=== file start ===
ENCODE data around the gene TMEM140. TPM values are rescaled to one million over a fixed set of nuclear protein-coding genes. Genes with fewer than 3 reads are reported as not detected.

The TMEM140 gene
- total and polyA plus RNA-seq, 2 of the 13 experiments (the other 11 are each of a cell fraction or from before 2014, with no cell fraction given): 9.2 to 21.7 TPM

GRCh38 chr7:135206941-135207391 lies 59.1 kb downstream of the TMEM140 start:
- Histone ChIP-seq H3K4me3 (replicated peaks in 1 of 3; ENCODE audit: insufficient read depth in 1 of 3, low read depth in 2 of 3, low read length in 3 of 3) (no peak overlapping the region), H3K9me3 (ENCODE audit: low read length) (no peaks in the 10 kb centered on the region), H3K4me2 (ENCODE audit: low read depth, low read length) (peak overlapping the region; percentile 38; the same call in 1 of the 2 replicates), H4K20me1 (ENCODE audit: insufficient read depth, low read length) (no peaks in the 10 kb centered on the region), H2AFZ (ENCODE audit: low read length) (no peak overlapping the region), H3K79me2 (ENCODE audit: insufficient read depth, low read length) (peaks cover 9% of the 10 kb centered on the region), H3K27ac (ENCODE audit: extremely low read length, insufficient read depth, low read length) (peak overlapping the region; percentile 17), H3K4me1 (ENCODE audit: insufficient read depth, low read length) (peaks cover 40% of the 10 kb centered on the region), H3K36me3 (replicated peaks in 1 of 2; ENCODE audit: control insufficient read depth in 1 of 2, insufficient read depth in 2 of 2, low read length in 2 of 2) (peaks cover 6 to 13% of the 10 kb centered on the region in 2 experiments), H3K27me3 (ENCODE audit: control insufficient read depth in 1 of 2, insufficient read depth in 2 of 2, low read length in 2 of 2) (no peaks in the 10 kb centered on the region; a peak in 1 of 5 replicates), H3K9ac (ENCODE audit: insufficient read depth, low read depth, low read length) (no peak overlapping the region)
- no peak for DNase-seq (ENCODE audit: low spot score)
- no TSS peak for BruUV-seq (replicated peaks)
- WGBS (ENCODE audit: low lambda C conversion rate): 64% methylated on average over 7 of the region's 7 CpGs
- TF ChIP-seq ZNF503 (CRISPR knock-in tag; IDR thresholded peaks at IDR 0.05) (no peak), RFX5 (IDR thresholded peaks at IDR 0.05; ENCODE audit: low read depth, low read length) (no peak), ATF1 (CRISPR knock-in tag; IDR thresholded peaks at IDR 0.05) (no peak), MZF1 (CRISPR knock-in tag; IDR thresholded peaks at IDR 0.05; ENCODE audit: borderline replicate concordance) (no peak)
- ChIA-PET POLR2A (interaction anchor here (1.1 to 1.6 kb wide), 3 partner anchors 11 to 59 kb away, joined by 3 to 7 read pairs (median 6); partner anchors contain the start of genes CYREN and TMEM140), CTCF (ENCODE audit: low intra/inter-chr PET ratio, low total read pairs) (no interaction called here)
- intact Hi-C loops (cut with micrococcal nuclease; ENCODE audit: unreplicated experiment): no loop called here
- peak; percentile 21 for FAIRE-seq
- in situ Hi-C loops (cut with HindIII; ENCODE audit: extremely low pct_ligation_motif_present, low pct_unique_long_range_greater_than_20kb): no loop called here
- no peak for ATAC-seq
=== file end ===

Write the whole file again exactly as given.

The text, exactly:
ENCODE data around the gene TMEM140. TPM values are rescaled to one million over a fixed set of nuclear protein-coding genes. Genes with fewer than 3 reads are reported as not detected.

The TMEM140 gene
- total and polyA plus RNA-seq, 2 of the 13 experiments (the other 11 are each of a cell fraction or from before 2014, with no cell fraction given): 9.2 to 21.7 TPM

GRCh38 chr7:135206941-135207391 lies 59.1 kb downstream of the TMEM140 start:
- Histone ChIP-seq H3K4me3 (replicated peaks in 1 of 3; ENCODE audit: insufficient read depth in 1 of 3, low read depth in 2 of 3, low read length in 3 of 3) (no peak overlapping the region), H3K9me3 (ENCODE audit: low read length) (no peaks in the 10 kb centered on the region), H3K4me2 (ENCODE audit: low read depth, low read length) (peak overlapping the region; percentile 38; the same call in 1 of the 2 replicates), H4K20me1 (ENCODE audit: insufficient read depth, low read length) (no peaks in the 10 kb centered on the region), H2AFZ (ENCODE audit: low read length) (no peak overlapping the region), H3K79me2 (ENCODE audit: insufficient read depth, low read length) (peaks cover 9% of the 10 kb centered on the region), H3K27ac (ENCODE audit: extremely low read length, insufficient read depth, low read length) (peak overlapping the region; percentile 17), H3K4me1 (ENCODE audit: insufficient read depth, low read length) (peaks cover 40% of the 10 kb centered on the region), H3K36me3 (replicated peaks in 1 of 2; ENCODE audit: control insufficient read depth in 1 of 2, insufficient read depth in 2 of 2, low read length in 2 of 2) (peaks cover 6 to 13% of the 10 kb centered on the region in 2 experiments), H3K27me3 (ENCODE audit: control insufficient read depth in 1 of 2, insufficient read depth in 2 of 2, low read length in 2 of 2) (no peaks in the 10 kb centered on the region; a peak in 1 of 5 replicates), H3K9ac (ENCODE audit: insufficient read depth, low read depth, low read length) (no peak overlapping the region)
- no peak for DNase-seq (ENCODE audit: low spot score)
- no TSS peak for BruUV-seq (replicated peaks)
- WGBS (ENCODE audit: low lambda C conversion rate): 64% methylated on average over 7 of the region's 7 CpGs
- TF ChIP-seq ZNF503 (CRISPR knock-in tag; IDR thresholded peaks at IDR 0.05) (no peak), RFX5 (IDR thresholded peaks at IDR 0.05; ENCODE audit: low read depth, low read length) (no peak), ATF1 (CRISPR knock-in tag; IDR thresholded peaks at IDR 0.05) (no peak), MZF1 (CRISPR knock-in tag; IDR thresholded peaks at IDR 0.05; ENCODE audit: borderline replicate concordance) (no peak)
- ChIA-PET POLR2A (interaction anchor here (1.1 to 1.6 kb wide), 3 partner anchors 11 to 59 kb away, joined by 3 to 7 read pairs (median 6); partner anchors contain the start of genes CYREN and TMEM140), CTCF (ENCODE audit: low intra/inter-chr PET ratio, low total read pairs) (no interaction called here)
- intact Hi-C loops (cut with micrococcal nuclease; ENCODE audit: unreplicated experiment): no loop called here
- peak; percentile 21 for FAIRE-seq
- in situ Hi-C loops (cut with HindIII; ENCODE audit: extremely low pct_ligation_motif_present, low pct_unique_long_range_greater_than_20kb): no loop called here
- no peak for ATAC-seq